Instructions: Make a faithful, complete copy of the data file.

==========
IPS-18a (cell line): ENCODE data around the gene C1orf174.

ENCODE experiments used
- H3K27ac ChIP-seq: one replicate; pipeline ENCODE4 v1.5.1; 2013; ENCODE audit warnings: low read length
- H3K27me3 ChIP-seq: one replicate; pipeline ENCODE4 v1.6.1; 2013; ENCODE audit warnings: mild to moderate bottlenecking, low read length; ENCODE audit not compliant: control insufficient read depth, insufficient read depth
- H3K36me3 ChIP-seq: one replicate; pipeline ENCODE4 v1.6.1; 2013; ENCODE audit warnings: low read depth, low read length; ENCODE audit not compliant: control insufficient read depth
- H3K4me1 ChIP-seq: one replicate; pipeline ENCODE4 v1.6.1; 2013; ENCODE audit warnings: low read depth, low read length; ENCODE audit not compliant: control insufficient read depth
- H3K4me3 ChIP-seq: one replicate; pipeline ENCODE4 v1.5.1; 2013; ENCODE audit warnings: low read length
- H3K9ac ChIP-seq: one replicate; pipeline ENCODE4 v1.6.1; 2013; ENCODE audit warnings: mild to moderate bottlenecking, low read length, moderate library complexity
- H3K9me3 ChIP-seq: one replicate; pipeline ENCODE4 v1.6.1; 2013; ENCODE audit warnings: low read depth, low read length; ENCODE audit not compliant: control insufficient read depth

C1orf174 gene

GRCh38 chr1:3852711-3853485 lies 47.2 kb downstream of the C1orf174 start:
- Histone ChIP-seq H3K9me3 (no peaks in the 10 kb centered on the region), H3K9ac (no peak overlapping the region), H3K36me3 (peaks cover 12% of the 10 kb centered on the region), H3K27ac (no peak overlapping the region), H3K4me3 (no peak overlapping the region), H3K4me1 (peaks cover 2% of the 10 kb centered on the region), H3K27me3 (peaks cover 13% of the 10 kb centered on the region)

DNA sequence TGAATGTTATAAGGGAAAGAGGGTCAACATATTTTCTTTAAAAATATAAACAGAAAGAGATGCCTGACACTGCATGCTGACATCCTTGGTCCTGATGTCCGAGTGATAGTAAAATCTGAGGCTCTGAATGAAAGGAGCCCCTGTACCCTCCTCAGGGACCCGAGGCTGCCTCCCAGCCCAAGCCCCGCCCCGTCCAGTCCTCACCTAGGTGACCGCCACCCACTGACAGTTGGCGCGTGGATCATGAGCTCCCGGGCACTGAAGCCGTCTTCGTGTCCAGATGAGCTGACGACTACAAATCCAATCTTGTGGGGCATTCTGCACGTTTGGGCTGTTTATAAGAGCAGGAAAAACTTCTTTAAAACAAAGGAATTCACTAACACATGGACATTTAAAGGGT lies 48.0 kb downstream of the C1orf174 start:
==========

IPS-18a (cell line): ENCODE data around the gene C1orf174.

ENCODE experiments used
- H3K27ac ChIP-seq: one replicate; pipeline ENCODE4 v1.5.1; 2013; ENCODE audit warnings: low read length
- H3K27me3 ChIP-seq: one replicate; pipeline ENCODE4 v1.6.1; 2013; ENCODE audit warnings: mild to moderate bottlenecking, low read length; ENCODE audit not compliant: control insufficient read depth, insufficient read depth
- H3K36me3 ChIP-seq: one replicate; pipeline ENCODE4 v1.6.1; 2013; ENCODE audit warnings: low read depth, low read length; ENCODE audit not compliant: control insufficient read depth
- H3K4me1 ChIP-seq: one replicate; pipeline ENCODE4 v1.6.1; 2013; ENCODE audit warnings: low read depth, low read length; ENCODE audit not compliant: control insufficient read depth
- H3K4me3 ChIP-seq: one replicate; pipeline ENCODE4 v1.5.1; 2013; ENCODE audit warnings: low read length
- H3K9ac ChIP-seq: one replicate; pipeline ENCODE4 v1.6.1; 2013; ENCODE audit warnings: mild to moderate bottlenecking, low read length, moderate library complexity
- H3K9me3 ChIP-seq: one replicate; pipeline ENCODE4 v1.6.1; 2013; ENCODE audit warnings: low read depth, low read length; ENCODE audit not compliant: control insufficient read depth

C1orf174 gene

GRCh38 chr1:3852711-3853485 lies 47.2 kb downstream of the C1orf174 start:
- Histone ChIP-seq H3K9me3 (no peaks in the 10 kb centered on the region), H3K9ac (no peak overlapping the region), H3K36me3 (peaks cover 12% of the 10 kb centered on the region), H3K27ac (no peak overlapping the region), H3K4me3 (no peak overlapping the region), H3K4me1 (peaks cover 2% of the 10 kb centered on the region), H3K27me3 (peaks cover 13% of the 10 kb centered on the region)

DNA sequence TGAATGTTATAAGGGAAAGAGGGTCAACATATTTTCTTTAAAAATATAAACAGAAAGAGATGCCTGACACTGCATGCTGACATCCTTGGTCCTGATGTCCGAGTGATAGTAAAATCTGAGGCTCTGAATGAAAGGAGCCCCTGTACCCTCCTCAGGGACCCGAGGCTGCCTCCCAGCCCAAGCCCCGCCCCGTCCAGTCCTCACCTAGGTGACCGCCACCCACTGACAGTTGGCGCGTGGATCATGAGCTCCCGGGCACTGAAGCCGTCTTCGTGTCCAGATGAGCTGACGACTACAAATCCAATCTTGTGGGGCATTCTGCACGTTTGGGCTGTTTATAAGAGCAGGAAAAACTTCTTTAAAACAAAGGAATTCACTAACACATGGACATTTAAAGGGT lies 48.0 kb downstream of the C1orf174 start: